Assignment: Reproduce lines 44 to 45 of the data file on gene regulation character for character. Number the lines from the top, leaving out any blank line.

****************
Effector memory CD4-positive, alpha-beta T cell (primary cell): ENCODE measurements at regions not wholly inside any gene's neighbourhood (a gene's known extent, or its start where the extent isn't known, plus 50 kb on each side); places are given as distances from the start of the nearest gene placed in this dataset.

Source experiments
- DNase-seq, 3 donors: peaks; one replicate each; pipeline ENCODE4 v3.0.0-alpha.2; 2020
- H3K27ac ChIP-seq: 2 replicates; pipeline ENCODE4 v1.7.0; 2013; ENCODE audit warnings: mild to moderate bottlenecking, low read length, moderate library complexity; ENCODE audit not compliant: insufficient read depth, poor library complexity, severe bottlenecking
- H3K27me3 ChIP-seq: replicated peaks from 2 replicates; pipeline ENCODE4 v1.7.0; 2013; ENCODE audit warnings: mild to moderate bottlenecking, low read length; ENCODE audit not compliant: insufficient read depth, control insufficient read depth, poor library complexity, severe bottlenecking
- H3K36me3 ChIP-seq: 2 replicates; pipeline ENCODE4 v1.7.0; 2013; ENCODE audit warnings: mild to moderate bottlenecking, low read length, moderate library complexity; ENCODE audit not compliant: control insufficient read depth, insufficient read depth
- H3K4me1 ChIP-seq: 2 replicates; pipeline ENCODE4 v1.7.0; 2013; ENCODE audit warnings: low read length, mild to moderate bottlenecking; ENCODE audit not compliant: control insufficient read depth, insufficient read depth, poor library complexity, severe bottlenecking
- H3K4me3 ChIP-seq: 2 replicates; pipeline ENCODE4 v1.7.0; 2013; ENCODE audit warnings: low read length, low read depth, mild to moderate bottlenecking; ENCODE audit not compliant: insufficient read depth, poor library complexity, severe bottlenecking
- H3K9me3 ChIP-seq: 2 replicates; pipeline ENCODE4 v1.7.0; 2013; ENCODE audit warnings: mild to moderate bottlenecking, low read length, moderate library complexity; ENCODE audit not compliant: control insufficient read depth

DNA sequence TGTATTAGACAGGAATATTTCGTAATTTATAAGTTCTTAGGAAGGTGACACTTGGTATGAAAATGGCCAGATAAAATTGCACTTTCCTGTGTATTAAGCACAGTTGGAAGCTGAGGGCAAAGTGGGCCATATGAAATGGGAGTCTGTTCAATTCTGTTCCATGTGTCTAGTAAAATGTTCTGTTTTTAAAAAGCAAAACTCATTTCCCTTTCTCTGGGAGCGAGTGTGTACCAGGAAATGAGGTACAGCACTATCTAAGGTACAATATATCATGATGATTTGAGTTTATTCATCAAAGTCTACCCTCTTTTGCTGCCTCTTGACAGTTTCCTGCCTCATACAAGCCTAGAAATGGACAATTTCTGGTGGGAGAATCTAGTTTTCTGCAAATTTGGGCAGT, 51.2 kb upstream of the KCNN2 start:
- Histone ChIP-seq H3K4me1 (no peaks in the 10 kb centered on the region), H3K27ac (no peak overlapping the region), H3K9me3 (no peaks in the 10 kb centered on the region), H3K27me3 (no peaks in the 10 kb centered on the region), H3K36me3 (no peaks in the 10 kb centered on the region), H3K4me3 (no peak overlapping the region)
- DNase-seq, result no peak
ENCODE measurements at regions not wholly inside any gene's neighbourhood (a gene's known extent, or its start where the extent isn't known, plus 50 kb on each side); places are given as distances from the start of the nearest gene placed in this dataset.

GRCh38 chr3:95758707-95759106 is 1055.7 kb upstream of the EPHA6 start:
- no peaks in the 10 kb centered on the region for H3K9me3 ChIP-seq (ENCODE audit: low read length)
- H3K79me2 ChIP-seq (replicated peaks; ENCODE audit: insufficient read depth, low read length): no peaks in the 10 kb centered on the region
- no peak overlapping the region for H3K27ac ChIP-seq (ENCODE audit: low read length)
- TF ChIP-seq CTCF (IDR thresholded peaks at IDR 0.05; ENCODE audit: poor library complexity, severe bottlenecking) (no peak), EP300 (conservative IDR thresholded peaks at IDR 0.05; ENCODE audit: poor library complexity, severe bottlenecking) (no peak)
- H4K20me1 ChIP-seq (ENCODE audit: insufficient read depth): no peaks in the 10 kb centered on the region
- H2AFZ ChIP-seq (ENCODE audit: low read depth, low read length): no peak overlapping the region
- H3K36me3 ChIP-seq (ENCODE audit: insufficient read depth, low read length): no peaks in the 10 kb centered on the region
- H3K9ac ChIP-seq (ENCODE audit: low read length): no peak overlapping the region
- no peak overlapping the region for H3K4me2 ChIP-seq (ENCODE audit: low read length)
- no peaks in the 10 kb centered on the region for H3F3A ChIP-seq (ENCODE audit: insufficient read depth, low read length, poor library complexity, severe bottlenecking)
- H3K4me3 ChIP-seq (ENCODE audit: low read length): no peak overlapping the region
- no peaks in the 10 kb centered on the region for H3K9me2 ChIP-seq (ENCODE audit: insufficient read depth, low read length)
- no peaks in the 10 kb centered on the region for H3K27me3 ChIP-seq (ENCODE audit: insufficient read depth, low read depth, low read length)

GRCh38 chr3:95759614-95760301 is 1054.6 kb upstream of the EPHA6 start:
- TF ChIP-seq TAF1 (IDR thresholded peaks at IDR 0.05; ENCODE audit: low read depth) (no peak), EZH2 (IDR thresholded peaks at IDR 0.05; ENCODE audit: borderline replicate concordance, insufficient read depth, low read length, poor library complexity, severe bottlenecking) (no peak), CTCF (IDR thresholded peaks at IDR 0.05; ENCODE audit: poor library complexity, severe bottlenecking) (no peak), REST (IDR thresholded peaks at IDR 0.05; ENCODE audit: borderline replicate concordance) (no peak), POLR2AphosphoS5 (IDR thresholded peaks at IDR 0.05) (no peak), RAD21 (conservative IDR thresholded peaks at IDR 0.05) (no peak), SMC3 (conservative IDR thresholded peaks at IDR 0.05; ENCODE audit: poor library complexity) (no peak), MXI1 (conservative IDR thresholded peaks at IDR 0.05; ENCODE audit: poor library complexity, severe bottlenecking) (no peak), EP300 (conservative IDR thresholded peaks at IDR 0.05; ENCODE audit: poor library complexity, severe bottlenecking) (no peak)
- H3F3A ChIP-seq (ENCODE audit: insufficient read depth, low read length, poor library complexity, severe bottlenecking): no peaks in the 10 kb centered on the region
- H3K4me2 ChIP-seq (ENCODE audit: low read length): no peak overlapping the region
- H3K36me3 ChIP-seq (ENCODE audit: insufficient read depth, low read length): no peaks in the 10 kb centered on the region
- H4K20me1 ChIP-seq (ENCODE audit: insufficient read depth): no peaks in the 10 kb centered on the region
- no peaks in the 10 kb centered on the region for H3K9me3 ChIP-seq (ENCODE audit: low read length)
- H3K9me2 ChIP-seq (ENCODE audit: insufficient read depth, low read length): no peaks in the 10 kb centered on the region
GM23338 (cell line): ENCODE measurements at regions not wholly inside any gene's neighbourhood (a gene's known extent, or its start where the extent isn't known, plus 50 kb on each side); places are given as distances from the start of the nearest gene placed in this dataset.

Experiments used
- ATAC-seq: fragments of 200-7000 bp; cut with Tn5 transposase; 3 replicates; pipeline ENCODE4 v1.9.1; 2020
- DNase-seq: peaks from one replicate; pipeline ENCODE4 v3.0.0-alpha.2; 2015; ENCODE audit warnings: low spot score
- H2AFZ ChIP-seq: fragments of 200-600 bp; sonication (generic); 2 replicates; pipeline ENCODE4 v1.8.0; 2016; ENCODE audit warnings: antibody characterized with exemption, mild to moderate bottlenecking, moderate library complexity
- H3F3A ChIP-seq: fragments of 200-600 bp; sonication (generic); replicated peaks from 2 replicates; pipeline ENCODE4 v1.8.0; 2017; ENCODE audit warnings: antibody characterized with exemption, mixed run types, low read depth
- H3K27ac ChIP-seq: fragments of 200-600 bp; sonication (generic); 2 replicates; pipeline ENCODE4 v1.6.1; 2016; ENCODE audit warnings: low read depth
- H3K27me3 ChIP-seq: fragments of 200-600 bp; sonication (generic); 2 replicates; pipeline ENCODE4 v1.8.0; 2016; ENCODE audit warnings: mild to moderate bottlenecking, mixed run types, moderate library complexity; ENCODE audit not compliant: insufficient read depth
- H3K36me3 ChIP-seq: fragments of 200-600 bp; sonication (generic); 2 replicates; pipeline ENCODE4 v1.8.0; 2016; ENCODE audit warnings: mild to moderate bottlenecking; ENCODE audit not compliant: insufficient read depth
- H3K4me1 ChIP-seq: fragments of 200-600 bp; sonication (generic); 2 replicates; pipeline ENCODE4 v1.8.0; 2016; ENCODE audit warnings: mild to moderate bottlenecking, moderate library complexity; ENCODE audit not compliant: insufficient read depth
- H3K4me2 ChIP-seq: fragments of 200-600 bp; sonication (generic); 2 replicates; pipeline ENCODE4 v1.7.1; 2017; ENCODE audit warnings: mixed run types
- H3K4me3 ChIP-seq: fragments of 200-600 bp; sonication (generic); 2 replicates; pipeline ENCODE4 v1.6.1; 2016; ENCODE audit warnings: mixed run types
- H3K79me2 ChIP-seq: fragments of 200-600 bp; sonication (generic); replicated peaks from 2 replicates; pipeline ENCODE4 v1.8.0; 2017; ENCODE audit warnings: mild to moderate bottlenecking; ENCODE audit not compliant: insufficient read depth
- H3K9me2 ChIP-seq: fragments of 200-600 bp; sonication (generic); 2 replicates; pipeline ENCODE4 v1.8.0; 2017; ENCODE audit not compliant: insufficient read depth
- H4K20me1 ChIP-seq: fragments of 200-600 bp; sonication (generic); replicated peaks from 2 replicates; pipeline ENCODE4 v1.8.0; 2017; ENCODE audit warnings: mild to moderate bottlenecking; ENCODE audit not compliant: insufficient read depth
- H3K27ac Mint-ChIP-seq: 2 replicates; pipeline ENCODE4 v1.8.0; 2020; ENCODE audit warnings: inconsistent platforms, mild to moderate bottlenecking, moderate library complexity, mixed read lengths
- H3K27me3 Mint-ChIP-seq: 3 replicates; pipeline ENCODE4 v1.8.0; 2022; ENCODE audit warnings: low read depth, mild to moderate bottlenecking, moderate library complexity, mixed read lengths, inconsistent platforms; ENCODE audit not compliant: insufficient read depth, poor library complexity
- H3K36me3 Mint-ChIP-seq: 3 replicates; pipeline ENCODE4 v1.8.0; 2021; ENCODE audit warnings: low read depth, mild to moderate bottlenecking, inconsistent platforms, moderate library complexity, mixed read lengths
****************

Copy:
- H3K36me3 ChIP-seq: fragments of 200-600 bp; sonication (generic); 2 replicates; pipeline ENCODE4 v1.8.0; 2016; ENCODE audit warnings: mild to moderate bottlenecking; ENCODE audit not compliant: insufficient read depth
- H3K4me1 ChIP-seq: fragments of 200-600 bp; sonication (generic); 2 replicates; pipeline ENCODE4 v1.8.0; 2016; ENCODE audit warnings: mild to moderate bottlenecking, moderate library complexity; ENCODE audit not compliant: insufficient read depth